By Kieran McCartan, PhD., & David Prescott, LISCW
This is a reprint of a NOTA Blog - Kieran
The annual NOTA conference took place from the 18th – 20th September in Belfast. NOTA, the National Organisation for the Treatment of Abuse, is a long-time partner to ATSA. This year’s conference was a real mix of research, practice, and engagement with over 300 colleagues from across the UK, Ireland and internationally in attendance (with attendees and speakers from a range of countries including the USA, Gibraltar, Norway, Ireland, and from all four countries of the UK). The conference focused on abuse within and across systems, with even Brexit getting a mention. In this blog we are going to take you on a whistle-stop tour of the event.
The 2019 plenaries combined research, practice and innovate approaches from a very broad group of speakers. The Conference started on Wednesday with Professor Teresa Gannon presenting the findings of her recent meta-analysis, which included this year's HMPPS report, on the effectiveness of treatment programs for men convicted of a sexual offense. The headlines from Professor Gannon’s presentation was that treatment does have a positive effect on behavior change, including recidivism, compared to none and that the role of consistent, well trained and engaged providers is important. Following on from this we had a “conversation with Karl Hanson” whereby Professor Don Grubin discussed with Karl a combination of pre-submitted audience questions and his own thoughts. The topics ranged from risk assessment, treatment, risk management and professional practice; it was an insightful alternative to a traditional keynote that allowed participants to gain more of an insight into Karl’s work and thinking. The Thursday started with a keynote from Professor Anne-McAlinden on peer-to-peer abuse, based on NOTA research committee funded work (a good a reminder of the annual research grant scheme that was also launched at the conference), which indicated that we need to potentially reconceptualize risk in the context that young people live and doing so would enable us to prevent as well as respond to sexual abuse better. The was followed by a trio of Ireland based practice initiatives which were focused on children who committed sexual harm and/or engagement with their families (Carol Carson talking about AIM 3; Rhonda Turner talking about the work of the National Inter Agency Prevention Program; and Gareth McGibbon talking about the development of the Capacity & Ability to Supervise and Protect Framework [CASP]), all of which demonstrated best practice and a series of tools that conference attendees could take home with them. The final day of the conference opened with Professor Erick Janssen discussing research on sex, emotion and risk, followed by a roundtable of police experts (from England, Ireland, Wales, Scotland, Northern & Gibraltar) on the potential impact of Brexit on cross border co-operation and data sharing. The roundtable was fascinating and raised several questions about the impact of a no-deal Brexit and the issues that changing data sharing agreements would have on risk management, background checks, and deportation. The conference closed with a powerful and very relevant piece by the Geese theatre group examining the interactions of abuse within the family system and how it spills into other closely aligned systems (school, sport and the community).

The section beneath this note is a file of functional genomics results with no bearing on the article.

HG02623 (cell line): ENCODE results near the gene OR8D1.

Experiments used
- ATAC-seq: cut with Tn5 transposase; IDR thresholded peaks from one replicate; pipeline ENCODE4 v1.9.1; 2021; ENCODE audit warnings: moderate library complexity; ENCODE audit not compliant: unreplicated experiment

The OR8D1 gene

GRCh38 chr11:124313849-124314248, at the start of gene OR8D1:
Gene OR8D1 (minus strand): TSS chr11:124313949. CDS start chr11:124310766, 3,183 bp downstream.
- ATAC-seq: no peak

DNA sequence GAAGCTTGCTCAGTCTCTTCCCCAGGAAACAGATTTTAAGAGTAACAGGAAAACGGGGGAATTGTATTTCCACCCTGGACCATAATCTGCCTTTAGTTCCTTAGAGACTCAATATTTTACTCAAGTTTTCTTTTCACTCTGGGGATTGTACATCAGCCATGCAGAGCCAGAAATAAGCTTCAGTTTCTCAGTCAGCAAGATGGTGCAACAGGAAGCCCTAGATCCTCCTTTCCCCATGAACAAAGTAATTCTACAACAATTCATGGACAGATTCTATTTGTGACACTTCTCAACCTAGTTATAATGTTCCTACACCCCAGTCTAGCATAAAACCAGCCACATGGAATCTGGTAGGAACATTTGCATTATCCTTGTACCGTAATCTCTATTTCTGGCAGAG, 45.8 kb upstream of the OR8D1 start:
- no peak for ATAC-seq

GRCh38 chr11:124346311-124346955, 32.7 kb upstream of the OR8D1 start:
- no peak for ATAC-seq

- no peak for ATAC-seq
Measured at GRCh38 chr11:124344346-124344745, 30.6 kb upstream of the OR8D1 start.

The conference had 40 parallel sessions with over 50 speakers across the Wednesday and Thursday afternoon, spanning a full range of topics and speakers (of which this is just a flavor) including, integration of people who have sexually offended back into the community (Public Protection Arrangements Northern Ireland), people who have committed sexual abuse as service users and hearing their views (Kieran McCartan, David Prescott; Lynn Saunders; Karen Martin), trauma-informed care (Catherine Gallagher, Maggie Tai Rakena); youth who sexually harm (Carol Carson; treatment (David Briggs; Adam Deming; TUSLA; AIM project Eleanor Woodford & Ben Evans; Gallagher; Geraldine Akerman); sibling sexual abuse (Jacqueline Page; Melissa Maltar, Nancy Falls): 3 sessions dedicated to research and another on important issues for practitioners in critically engaging with research by the research committee. The workshops were a good mix of research, evaluation, practical working, professional learning, and knowledge exchange.
In addition to the traditional conference activities NOTA 2019 also had an engagement event that was open to all co-organised with Public Protection Arrangements Northern Ireland and took place away from the conference site. We advertised the engagement event to professionals who have safeguarding as part of their jobs, but that safeguarding is not their main role (and therefore would not be attending the NOTA conference) including, teachers, foster carers, members of charities and NGO’s, etc. We had 60 participants sign up to attend the event, all of whom attended. The session heard from national (DSI Paula Hamilton, Julie Smyth & Kieran McCartan) and international (Eileen Finnegan & Maia Christopher) speakers about the etiology, prevention and risk management of people convicted of sexual offenses in the community.
NOTA 2019 saw Professor Simon Hackett step down as Chair of NOTA and Professor Sarah Brown take over the role. Unfortunately, Simon could not be in Belfast with us but his contribution to the organization was applauded in his absence and he was thanked for all his hard work. Also, NOTA 2019 was Gail McGregor’s last conference as conference chair and she too was thanked for all her hard work.
NOTA 2019 fitted a massive amount of material in across three days, which left us informed, refreshed and looking forward to next year’s meeting in Leeds.
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